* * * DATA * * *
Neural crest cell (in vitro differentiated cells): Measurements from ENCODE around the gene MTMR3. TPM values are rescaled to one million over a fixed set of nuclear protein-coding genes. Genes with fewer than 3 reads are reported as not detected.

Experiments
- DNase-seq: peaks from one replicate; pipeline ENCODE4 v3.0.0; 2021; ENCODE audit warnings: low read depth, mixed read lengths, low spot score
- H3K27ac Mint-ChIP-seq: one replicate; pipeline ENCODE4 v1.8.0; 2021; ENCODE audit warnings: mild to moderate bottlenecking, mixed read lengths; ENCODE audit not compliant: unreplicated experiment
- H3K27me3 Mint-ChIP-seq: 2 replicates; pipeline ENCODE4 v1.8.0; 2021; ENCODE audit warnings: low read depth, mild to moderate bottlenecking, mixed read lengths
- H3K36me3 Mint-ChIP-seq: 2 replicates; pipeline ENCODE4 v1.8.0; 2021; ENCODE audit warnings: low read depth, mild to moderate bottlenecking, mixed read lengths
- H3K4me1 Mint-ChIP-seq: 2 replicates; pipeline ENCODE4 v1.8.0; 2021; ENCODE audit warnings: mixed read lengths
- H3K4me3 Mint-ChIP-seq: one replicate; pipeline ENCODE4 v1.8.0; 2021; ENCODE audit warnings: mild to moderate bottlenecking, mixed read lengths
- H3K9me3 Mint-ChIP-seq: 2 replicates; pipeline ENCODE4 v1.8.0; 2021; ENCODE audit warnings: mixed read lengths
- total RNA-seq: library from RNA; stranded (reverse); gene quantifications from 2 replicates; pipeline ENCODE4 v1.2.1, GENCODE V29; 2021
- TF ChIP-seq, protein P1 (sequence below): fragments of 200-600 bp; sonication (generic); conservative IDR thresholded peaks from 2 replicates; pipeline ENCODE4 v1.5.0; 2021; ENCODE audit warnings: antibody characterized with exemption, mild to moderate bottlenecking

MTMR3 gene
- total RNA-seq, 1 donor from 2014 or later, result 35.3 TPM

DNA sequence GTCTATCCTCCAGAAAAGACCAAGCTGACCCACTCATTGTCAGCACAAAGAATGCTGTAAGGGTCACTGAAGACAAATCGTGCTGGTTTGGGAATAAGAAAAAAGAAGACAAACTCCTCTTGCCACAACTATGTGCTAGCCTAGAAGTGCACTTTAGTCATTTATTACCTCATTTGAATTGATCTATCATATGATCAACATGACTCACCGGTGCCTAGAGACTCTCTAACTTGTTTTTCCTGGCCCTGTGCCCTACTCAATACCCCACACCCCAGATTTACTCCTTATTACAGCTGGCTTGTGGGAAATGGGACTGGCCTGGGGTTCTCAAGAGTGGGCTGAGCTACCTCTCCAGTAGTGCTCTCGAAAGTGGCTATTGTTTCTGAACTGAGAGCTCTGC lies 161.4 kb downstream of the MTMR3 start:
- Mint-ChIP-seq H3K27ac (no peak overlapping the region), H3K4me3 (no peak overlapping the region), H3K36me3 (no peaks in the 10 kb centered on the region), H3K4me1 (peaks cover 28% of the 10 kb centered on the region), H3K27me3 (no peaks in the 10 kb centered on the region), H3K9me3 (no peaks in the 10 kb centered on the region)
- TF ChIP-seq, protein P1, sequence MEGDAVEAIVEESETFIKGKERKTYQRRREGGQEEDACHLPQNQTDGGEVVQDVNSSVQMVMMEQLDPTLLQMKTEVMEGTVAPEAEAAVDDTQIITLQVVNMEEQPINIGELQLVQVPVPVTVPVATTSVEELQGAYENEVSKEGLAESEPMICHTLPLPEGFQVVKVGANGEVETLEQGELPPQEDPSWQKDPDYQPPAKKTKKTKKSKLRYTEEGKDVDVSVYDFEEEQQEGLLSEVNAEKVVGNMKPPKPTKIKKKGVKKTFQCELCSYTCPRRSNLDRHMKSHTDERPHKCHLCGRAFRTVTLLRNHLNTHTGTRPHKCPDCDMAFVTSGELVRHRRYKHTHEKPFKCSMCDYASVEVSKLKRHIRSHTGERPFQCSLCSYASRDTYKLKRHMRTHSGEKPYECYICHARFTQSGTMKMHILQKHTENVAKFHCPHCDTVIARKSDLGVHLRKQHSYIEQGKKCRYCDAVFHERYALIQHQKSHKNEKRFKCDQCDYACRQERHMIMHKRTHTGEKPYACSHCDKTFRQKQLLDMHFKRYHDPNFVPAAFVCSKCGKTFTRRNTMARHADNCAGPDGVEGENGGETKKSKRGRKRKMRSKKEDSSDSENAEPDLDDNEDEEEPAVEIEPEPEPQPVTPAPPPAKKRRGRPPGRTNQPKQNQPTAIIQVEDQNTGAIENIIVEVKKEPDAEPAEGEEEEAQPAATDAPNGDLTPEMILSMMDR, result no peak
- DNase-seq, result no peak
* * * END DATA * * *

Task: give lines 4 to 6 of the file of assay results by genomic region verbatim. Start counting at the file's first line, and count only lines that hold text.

- H3K27ac Mint-ChIP-seq: one replicate; pipeline ENCODE4 v1.8.0; 2021; ENCODE audit warnings: mild to moderate bottlenecking, mixed read lengths; ENCODE audit not compliant: unreplicated experiment
- H3K27me3 Mint-ChIP-seq: 2 replicates; pipeline ENCODE4 v1.8.0; 2021; ENCODE audit warnings: low read depth, mild to moderate bottlenecking, mixed read lengths
- H3K36me3 Mint-ChIP-seq: 2 replicates; pipeline ENCODE4 v1.8.0; 2021; ENCODE audit warnings: low read depth, mild to moderate bottlenecking, mixed read lengths